Protect generational wealth through tax reduction and estate planning strategies
Although most individuals and families will typically pass on wealth between generations through wills or gifts, in certain circumstances, trusts can be highly beneficial financial tool for tax reduction and estate planning.
Families and family-owned businesses commonly use trusts to:
- Control and protect financial assets for minor children or special needs dependents
- Protect wealth for family members who are not seen to be financially knowledgeable
- Lower the family tax burden through income-splitting
- Protect assets from claims against family law or marital regime claims
- Minimize probate taxes
- Achieve specific retirement and estate planning goals
- Maximize charitable giving
Your BlueRock financial advisor can work with your tax and legal advisors to determine what trust options are right for your financial, estate and tax planning needs.
How trusts work
A trust is a financial and legal framework used to hold property for the benefit of others (“beneficiaries”). Setting up a trust involves changing the legal ownership from the original owner (“settlor”) to the new legal owner (“trustee”).
Your role as settlor
When you set up a trust, you decide how it will be operated and create a trust document with all of these details. For example, you decide who the trustee(s) will be and how much power the trustee will have, as well as how long the trust will last. Your BlueRock advisor and a legal expert will work with you to draw up the trust document to ensure all aspects of its operation are clear and follow all applicable laws. You may set out the terms in your last will and testament or in a freestanding trust declaration or trust agreement.
The role of trustees
A trustee is obliged to make decisions and administer the trust in the best interests of the beneficiaries. In general, a trustee must:
- Deal with different beneficiaries or different groups of beneficiaries fairly, without giving preferential treatment to one beneficiary over another.
- Deal with the assets in the trust in a way that is in the best interests of the beneficiaries, even if the trustee would not normally do the same if the same option was available for his or her own assets.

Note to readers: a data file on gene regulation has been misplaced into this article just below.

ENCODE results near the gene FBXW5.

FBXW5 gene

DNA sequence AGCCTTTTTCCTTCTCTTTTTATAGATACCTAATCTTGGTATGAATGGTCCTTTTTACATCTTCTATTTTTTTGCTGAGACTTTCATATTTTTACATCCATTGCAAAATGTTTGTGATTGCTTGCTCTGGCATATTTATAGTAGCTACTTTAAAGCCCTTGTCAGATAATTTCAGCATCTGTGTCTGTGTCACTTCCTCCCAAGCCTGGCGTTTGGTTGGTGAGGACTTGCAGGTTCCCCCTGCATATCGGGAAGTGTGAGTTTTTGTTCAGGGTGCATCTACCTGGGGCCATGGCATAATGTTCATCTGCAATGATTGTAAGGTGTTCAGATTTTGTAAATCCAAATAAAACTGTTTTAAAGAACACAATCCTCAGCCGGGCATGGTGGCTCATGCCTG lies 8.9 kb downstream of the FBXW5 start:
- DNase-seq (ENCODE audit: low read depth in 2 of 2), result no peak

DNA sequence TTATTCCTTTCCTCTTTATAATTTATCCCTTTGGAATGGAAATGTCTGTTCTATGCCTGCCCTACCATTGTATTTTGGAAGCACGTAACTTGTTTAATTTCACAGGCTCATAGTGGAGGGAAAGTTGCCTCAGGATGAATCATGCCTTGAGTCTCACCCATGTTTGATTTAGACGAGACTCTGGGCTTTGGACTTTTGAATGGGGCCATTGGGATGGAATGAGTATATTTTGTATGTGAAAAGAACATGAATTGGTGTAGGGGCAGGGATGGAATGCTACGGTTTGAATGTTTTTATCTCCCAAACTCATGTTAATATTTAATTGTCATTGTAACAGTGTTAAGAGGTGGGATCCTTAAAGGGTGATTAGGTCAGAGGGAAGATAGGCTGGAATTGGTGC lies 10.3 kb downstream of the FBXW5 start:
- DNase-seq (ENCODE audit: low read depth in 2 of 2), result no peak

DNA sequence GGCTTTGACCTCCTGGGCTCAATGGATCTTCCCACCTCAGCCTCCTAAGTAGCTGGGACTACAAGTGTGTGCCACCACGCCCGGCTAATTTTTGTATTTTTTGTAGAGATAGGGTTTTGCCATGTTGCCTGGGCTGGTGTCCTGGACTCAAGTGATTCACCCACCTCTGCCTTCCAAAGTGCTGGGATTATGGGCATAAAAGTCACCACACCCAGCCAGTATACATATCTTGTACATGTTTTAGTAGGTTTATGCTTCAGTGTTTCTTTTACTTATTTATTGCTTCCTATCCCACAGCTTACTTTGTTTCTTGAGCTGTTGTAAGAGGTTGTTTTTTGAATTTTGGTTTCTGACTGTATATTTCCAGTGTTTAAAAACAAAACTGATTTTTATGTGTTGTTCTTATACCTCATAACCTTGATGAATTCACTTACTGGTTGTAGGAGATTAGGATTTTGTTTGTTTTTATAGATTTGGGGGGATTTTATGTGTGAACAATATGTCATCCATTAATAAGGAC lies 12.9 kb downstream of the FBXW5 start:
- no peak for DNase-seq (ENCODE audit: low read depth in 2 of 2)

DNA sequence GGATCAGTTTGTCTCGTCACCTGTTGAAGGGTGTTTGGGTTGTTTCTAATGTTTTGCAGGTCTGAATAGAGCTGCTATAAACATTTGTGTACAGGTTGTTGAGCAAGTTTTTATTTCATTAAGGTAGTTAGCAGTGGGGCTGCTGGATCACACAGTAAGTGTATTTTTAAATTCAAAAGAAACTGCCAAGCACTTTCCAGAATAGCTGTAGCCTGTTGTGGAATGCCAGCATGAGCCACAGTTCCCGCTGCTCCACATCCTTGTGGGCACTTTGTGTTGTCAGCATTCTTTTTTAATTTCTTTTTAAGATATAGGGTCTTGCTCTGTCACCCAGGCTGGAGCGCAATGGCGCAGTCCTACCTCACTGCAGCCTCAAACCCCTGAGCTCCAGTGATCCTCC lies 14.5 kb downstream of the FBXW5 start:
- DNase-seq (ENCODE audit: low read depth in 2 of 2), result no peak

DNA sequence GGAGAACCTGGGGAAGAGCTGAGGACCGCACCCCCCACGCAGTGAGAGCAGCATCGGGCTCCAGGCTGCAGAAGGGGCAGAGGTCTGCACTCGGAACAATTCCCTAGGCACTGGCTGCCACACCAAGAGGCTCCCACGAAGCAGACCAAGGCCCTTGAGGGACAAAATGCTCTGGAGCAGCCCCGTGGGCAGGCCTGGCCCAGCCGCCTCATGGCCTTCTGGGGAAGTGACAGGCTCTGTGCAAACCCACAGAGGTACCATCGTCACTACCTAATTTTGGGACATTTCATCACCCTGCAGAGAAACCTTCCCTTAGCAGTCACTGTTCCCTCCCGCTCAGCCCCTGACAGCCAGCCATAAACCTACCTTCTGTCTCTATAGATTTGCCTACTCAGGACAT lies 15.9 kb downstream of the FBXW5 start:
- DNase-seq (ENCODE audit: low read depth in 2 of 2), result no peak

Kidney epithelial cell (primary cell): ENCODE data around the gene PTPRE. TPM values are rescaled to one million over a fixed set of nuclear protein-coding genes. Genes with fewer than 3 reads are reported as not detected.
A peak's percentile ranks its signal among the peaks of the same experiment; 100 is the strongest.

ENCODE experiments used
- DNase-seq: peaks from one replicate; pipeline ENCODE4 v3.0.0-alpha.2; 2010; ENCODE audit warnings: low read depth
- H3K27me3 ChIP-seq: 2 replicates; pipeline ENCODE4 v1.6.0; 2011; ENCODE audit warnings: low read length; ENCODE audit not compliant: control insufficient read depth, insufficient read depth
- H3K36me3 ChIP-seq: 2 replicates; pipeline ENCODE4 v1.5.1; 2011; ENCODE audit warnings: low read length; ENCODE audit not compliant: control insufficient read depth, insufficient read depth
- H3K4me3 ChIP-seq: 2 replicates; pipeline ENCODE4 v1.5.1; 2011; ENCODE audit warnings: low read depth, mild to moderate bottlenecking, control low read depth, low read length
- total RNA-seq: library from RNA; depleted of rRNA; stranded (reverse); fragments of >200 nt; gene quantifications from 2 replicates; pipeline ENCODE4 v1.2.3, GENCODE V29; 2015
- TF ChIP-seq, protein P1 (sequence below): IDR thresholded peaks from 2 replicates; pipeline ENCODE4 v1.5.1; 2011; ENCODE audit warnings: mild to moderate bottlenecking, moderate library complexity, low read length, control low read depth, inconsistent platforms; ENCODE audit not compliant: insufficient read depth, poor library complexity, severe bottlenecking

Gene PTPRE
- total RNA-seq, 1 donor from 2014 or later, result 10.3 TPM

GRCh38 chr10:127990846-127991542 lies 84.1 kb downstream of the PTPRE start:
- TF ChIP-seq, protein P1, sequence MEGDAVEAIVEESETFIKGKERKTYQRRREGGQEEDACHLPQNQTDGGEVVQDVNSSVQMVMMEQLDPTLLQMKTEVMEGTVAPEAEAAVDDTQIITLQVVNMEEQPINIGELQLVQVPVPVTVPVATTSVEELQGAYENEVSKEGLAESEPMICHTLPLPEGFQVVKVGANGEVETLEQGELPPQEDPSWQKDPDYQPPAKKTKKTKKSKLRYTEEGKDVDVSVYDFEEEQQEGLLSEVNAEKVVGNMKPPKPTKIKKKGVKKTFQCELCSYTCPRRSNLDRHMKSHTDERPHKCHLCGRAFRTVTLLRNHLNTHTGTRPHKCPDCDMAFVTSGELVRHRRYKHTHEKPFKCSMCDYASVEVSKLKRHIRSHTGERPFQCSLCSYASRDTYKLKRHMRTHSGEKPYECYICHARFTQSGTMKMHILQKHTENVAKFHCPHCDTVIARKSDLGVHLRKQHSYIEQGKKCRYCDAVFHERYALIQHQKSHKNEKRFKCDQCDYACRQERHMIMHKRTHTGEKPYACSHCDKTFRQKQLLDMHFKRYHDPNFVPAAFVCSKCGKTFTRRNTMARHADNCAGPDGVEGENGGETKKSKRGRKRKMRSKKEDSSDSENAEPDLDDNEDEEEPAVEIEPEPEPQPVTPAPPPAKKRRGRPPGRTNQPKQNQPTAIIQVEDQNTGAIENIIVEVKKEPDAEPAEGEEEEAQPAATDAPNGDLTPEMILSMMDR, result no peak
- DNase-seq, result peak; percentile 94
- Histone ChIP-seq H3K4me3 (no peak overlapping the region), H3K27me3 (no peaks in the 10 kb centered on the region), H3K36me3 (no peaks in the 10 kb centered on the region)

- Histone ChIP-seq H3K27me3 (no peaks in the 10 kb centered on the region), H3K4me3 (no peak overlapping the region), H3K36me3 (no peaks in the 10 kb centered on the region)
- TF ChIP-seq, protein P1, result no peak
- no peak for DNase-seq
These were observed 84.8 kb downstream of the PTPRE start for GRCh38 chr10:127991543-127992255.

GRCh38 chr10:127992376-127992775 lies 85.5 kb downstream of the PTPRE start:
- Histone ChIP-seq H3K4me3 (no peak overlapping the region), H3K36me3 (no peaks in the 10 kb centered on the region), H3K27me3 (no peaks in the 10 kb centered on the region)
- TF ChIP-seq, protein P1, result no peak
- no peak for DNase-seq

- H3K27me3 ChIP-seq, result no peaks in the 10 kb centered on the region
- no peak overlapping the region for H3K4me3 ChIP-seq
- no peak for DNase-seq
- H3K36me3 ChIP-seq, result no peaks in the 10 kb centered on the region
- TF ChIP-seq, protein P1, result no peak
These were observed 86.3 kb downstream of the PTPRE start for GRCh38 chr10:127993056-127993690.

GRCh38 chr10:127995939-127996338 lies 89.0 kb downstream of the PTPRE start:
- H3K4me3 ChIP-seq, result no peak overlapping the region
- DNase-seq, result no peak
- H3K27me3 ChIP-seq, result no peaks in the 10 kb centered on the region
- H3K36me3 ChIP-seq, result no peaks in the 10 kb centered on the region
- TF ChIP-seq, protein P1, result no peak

- Take full responsibility for the obligations of the trustee role, which means that the trustee cannot allow anyone else to make decisions about the trust, unless the trust document specifically allows this.
Your trustee should be chosen with great care. The success of the trust arrangement will depend on the level of competence of the trustee, and the relationship that the trustee will be able to build and maintain with the beneficiaries. In most instances, the trustee will require the assistance of an investment advisor for asset allocation, as well as legal and/or accounting professionals.
Types of beneficiaries
You as the settlor can identify in the trust document three potential kinds of beneficiaries:
- Income beneficiary, entitled to the income of the trust in the form of interest, foreign or dividend income but no capital
- Capital beneficiary, entitled to any proceeds from the sale of trust assets, dividends that are part of a corporate capital distribution or the proceeds of a share redemption, as well as to any of the original trust assets
- A beneficiary entitled to both income and capital
Get expert help
Trusts come with a wide range of compelling benefits for tax reduction and estate planning, and there are many approaches you can take. However, once a trust is set up, it can be very difficult—and expensive—to make changes. It is vital that at the outset you obtain expert advice on all of the financial, legal and tax issues specific to the types of trusts you’re exploring to ensure your strategy is applicable, and that the trust document is worded correctly.
By working closely with BlueRock, you can have confidence that your team of professional advisors will help you implement a dependable plan that takes full advantage of trusts for your, your family and generations to come.